“What is a Greek coffee I asked,” as I stared down at the menu. The girl behind the counter smiled and said, “It’s like a Turkish coffee.”
“Oh,” I said. “What’s a Turkish coffee?”
Thus began my introduction to Greek coffee. I was in a snack bar at Monastiraki Flea Market and although I’ve been to several coffee shops in Athens this was the first time I’d noticed Greek coffee on the menu.
The girl behind the counter gave me a brief explanation about Greek coffee and I was so intrigued I had to try it.
She asked me if I wanted sugar. I wasn’t sure. I sometimes drink white coffee with sugar. I take sugar with cappuccinos too, but I generally drink black coffee without any sugar at all. I asked the girl how Greek coffee is normally served. She said you have to drink it black so I told her not to bother adding any sugar.
I took a seat and watched the girl get to work making my cup of Greek Coffee. Although the snack bar had a nice modern-looking coffee machine, she didn’t use it. She used a small, long-handled pan-like vessel instead and placed it on a butane gas stove that looked just like the ones people use for camping.
I’ve since learned the pan-like vessel is a traditional Greek coffee pot called a briki. I’ve also learned a little bit about the history of Greek coffee and, from what I’ve managed to find out, Greek coffee and Turkish coffee are basically the same.
In fact, lots of countries seem to have their own version of it. A few of them include:
- Armeian coffee (Armenia)
- Bosnian coffee (Bosnia and Herzegovina)
- Cypriot coffee (Cyprus)
All the drinks are apparently similar and most of the countries that have this type of coffee claim to have created it.
Along with all the similar versions, Greek coffee is made with a finely ground coffee. It’s sometimes called a Turkish grind and it’s always brewed in a briki.
Unlike espressos and the other types of coffee you are likely to get in a Starbucks, an Italian coffee bar, or any other establishment that makes coffee with a coffee machine, Greek coffee is not filtered. The coffee grinds are poured into the cup along with the rest of the brew. That means the coffee needs a little time to settle before you drink it and it’s best not to drink too fast. The girl in the snack bar warned me about this and I’m very glad she did. After I’d sipped my way through two-thirds of the cup the remaining content was all coffee grounds. It had a sludgy texture and reminded me of mud. I got a little in my mouth and the texture felt a little like sand on my tongue.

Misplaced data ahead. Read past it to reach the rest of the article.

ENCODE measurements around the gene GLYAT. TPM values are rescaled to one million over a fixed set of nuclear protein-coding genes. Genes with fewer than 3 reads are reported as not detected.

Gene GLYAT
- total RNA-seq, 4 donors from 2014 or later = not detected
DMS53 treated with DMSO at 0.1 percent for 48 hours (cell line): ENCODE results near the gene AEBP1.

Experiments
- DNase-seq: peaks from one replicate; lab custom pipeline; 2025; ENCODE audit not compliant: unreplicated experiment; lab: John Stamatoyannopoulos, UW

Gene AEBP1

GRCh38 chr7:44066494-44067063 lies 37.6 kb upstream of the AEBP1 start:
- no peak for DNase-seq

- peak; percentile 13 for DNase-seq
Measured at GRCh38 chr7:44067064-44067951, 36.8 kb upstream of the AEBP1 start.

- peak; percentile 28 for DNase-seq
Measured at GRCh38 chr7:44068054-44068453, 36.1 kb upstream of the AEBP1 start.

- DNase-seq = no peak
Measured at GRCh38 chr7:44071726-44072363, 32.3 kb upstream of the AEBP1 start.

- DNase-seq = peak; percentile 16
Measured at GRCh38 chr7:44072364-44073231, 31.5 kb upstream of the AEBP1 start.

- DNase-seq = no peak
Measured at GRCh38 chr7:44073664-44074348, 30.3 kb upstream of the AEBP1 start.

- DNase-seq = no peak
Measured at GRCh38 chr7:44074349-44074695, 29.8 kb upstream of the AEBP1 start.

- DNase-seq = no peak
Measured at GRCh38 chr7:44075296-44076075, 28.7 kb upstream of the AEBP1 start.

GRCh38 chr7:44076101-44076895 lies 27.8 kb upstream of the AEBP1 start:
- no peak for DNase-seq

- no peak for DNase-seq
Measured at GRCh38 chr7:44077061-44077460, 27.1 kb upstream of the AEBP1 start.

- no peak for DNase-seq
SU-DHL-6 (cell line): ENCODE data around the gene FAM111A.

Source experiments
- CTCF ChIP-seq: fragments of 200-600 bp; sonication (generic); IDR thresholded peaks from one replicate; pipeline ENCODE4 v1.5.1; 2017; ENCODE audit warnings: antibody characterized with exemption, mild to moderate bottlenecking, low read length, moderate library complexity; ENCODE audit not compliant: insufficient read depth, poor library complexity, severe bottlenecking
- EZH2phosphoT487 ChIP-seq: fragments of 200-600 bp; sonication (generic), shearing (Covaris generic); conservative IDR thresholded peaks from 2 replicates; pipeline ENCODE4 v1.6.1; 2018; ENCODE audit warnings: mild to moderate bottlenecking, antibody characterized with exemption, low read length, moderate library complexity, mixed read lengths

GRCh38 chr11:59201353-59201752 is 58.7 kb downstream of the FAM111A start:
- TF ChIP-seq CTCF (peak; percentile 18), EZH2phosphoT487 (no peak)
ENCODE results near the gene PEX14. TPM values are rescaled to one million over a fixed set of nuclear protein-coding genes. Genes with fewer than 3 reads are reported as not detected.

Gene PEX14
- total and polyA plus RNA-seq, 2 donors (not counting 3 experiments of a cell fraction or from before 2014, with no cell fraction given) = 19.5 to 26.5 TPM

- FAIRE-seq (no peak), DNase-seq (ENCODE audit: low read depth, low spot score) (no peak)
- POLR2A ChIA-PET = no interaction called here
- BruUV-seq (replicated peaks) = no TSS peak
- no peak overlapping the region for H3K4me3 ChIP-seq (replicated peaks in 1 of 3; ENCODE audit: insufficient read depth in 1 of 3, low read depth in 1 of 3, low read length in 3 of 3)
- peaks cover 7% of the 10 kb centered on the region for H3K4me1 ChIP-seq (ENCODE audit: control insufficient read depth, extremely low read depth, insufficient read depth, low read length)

Greek coffee has a strong flavour, the cup I was served also smelled a little different to the other types of coffee I’ve drunk in the past. It wasn’t an unpleasant odour, just unusual. The other thing about Greek coffee is it has a little foam on top. This is one of the signs of a traditional Greek coffee
Similar to the coffees you get in Italy, Greek Coffee is generally served with a glass of water. That can come in handy if you drink too fast and get a mouth full of sludge.
I have to admit, I enjoyed my first cup of Greek coffee and I will make a point of trying to drink some more. Now that my eyes have been opened to this type of coffee, as I travel from country to country, I plan to drink some of the other versions as well.
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